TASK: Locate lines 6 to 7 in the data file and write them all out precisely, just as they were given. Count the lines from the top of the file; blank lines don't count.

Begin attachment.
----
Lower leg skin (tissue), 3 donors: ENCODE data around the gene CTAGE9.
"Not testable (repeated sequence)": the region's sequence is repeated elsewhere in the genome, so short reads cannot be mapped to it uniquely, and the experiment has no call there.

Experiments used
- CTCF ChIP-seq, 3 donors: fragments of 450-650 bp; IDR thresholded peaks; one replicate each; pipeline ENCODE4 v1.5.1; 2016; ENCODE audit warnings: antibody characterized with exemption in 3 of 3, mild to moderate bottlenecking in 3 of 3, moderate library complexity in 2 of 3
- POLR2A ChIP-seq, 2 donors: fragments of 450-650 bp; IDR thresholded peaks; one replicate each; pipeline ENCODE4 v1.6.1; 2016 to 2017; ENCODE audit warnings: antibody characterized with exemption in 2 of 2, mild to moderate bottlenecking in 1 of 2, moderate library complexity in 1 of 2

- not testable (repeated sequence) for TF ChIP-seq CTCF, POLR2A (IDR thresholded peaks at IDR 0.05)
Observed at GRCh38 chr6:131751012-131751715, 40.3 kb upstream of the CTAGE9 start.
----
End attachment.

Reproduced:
- not testable (repeated sequence) for TF ChIP-seq CTCF, POLR2A (IDR thresholded peaks at IDR 0.05)
Observed at GRCh38 chr6:131751012-131751715, 40.3 kb upstream of the CTAGE9 start.